Disengagement repeal law for northern West Bank approved in first reading
Reversing sections of the 2005 disengagement law is critical for the government’s goal of legalizing the illegal settlement outpost of Homesh
A contentious bill repealing sections of the 2005 Disengagement Law that paved the way for the evacuation of four settlements in the northern West Bank was passed in its first reading in the Knesset plenum late Monday night.
Forty Knesset members voted in favor of the bill, while 17 lawmakers opposed it.
The bill would repeal the clauses of the Disengagement Law that ban Israelis from living in the region where the four settlements of Homesh, Ganim, Kadim and Sa-Nur previously stood in the northern West Bank.
“There is no longer any justification to prevent Israelis from entering and staying in the evacuated territory in northern Samaria, and therefore it is proposed to state that these sections [of the disengagement law] will no longer apply to the evacuated territory,” reads the introductory text to the amendment, using the Biblical name for the northern West Bank.
The draft law is a vital element in the government’s objective of legalizing the illegal settlement outpost of Homesh, which settler activists have repeatedly tried to rebuild.
Watchdogs and opponents of the bill have said it will be used to further expand settlement activity in the region in general, and will lead to de facto annexation of large parts of the West Bank, undermining Israel’s status as a Jewish and democratic state.
The legislation, which will now go back to committee to be prepared for its final readings, was introduced by its sponsor Likud MK Yuli Edelstein, chairman of the Foreign Affairs and Defense Committee.
Edelstein, who didn’t show up for the earlier vote to prevent the High Court of Justice from having the power to suspend a prime minister from office and has questioned the overhaul push, reportedly made a joke about the criticism he has received: “They say I’m moving to the left-wing, so here’s a left-wing law I’m promoting.”
“After many years, it is clear to everyone how unjust the ‘disengagement plan,’ as they called it, was,” said Edelstein. “I hope we can set an example that we in the Knesset know how to correct injustice, even if it takes a few years.”
Labor leader Merav Michaeli responded to the passing of the law, telling Army Radio it “gives the crazy settlers permission to do whatever they want in Judea and Samaria, and to hell with Israel’s security.”
According to the Haaretz newspaper, opposition MK Gilad Kariv (Labor) had asked for the National Security Council, the Israel Defense Forces, the Foreign Ministry and the Shin Bet to give their opinions on the legislation, but the vote was brought to the plenum even though those statements have not yet been received and representatives of those bodies have not attended any of the hearings. The Defense Ministry has said it sees no obstacle to advancing the legislation in its current format, the report said.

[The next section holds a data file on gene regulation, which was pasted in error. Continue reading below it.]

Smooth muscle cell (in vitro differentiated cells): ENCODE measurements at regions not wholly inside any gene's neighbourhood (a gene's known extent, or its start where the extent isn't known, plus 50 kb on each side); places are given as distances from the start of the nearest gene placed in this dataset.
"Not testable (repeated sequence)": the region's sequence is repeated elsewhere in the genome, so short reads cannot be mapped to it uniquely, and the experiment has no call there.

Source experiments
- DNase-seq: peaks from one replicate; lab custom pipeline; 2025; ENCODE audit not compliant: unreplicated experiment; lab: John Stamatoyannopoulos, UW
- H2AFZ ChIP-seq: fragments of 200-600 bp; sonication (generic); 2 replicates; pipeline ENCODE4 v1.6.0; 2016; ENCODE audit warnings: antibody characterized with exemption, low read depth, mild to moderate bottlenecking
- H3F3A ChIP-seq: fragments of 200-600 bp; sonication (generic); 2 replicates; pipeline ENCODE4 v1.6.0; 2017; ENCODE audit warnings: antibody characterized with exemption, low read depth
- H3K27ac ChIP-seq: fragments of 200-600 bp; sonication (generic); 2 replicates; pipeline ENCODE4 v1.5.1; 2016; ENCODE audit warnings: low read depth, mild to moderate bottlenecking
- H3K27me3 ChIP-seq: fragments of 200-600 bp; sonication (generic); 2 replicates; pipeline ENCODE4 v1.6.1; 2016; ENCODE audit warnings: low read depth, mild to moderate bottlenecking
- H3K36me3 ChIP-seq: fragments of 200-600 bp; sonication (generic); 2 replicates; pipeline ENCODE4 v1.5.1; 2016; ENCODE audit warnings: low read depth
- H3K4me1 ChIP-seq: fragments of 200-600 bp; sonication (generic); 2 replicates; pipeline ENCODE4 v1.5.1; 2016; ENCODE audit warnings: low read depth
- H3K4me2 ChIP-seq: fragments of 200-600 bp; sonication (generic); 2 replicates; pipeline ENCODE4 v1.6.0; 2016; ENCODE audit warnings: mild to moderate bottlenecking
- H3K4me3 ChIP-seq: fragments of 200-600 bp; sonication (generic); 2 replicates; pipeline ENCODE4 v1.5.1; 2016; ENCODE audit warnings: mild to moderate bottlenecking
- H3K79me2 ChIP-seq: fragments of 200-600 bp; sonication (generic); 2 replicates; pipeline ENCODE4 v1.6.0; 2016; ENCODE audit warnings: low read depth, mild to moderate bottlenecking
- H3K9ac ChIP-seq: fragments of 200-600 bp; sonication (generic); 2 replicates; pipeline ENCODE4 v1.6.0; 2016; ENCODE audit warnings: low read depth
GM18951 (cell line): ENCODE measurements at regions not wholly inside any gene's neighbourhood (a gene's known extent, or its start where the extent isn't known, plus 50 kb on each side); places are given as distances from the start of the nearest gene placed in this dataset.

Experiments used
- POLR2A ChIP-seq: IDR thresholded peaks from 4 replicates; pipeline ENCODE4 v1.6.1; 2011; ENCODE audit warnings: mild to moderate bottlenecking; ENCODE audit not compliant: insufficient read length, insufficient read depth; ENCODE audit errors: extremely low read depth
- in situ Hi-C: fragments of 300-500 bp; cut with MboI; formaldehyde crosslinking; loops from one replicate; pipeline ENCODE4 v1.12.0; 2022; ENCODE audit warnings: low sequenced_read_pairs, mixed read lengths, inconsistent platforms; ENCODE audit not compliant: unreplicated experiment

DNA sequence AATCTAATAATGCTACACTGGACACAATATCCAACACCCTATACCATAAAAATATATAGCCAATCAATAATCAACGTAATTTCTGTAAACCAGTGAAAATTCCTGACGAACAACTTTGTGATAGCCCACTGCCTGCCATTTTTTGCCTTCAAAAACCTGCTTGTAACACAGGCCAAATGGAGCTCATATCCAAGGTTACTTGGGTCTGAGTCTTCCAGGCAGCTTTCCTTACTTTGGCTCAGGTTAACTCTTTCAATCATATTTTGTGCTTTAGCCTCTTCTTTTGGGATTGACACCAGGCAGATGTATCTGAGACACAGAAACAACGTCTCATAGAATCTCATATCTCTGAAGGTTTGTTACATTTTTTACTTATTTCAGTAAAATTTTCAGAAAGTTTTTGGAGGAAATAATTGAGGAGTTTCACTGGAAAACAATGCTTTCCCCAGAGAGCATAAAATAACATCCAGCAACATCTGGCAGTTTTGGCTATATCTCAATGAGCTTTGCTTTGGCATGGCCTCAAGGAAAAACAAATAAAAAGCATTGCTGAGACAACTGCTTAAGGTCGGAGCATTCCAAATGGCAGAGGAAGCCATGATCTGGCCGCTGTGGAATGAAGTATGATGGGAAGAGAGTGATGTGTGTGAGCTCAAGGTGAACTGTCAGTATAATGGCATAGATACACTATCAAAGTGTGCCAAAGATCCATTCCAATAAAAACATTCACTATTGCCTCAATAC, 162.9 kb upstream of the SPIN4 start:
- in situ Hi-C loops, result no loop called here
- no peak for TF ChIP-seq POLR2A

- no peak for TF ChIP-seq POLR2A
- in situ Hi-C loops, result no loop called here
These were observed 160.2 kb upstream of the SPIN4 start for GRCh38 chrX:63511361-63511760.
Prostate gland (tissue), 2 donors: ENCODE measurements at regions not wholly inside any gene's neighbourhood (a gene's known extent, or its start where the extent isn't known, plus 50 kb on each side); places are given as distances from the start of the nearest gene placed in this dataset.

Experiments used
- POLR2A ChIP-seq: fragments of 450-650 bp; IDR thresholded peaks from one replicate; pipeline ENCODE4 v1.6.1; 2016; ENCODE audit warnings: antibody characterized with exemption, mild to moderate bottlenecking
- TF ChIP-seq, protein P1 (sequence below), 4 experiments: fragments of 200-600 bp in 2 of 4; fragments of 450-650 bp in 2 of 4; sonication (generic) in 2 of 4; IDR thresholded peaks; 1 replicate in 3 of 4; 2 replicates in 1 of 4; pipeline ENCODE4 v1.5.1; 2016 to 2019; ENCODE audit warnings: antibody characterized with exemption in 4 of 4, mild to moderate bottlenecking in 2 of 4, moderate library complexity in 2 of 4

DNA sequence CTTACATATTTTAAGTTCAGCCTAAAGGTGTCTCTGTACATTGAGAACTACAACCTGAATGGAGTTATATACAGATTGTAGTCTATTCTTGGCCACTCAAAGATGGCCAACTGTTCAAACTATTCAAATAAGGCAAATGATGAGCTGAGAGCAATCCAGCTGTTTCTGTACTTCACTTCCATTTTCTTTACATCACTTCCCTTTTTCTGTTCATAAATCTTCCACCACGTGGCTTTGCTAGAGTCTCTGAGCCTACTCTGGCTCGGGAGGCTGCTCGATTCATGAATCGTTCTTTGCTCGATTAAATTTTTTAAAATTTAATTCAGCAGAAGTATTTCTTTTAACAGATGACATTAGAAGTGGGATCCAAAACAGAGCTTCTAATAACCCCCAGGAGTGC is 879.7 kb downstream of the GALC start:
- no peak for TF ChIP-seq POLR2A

The passage of the legislation in its first reading came after the government approved the legalization of nine illegal settlement outposts and advanced plans for the construction of over 7,000 new settlement homes last month.
Along with Edelstein’s declared intention of expanding Israeli settlement activity in the region, the bill is also part of the government’s plan to legalize Homesh.
In January, the government informed the High Court of Justice that it had reversed the previous government’s commitment to evacuate Homesh and instead seeks to legalize the outpost by repealing the relevant clause of the Disengagement Law.
The state was responding to a petition by the anti-settlement Yesh Din organization, which demands the outpost be removed and the Palestinian residents of the nearby village of Burqa be given access to their private land, on which the outpost sits.
Although the government hopes the repeal of the Disengagement Law will facilitate the legalization of Homesh, High Court justices expressed doubt that the settlement could be legalized, even if the Disengagement Law were amended, given that it is built largely on private Palestinian land.
The court gave the government 90 days to explain why it has not yet demolished Homesh, and the coalition is therefore expected to expedite as much as possible the legislation repealing the relevant clauses of the Disengagement Law in order to advance its goal of legalizing the outpost.
The disengagement legislation came up for vote during an all-night session at the Knesset for votes on a number of pieces of legislation key to the agenda of the government, Israel’s most hardline to date.
The Hadash-Ta’al alliance of majority-Arab parties said it was the only faction to fully remain in the plenum for the whole session.